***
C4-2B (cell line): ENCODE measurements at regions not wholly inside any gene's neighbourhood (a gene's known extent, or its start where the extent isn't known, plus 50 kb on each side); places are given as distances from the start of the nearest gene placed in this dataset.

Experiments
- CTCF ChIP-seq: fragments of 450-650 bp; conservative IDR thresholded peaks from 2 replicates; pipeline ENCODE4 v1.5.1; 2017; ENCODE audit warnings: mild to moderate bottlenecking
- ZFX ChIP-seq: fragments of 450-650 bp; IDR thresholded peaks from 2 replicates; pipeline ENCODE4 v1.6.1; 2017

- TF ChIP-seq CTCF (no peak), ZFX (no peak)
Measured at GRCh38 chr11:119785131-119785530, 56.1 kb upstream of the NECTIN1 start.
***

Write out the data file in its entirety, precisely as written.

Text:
C4-2B (cell line): ENCODE measurements at regions not wholly inside any gene's neighbourhood (a gene's known extent, or its start where the extent isn't known, plus 50 kb on each side); places are given as distances from the start of the nearest gene placed in this dataset.

Experiments
- CTCF ChIP-seq: fragments of 450-650 bp; conservative IDR thresholded peaks from 2 replicates; pipeline ENCODE4 v1.5.1; 2017; ENCODE audit warnings: mild to moderate bottlenecking
- ZFX ChIP-seq: fragments of 450-650 bp; IDR thresholded peaks from 2 replicates; pipeline ENCODE4 v1.6.1; 2017

- TF ChIP-seq CTCF (no peak), ZFX (no peak)
Measured at GRCh38 chr11:119785131-119785530, 56.1 kb upstream of the NECTIN1 start.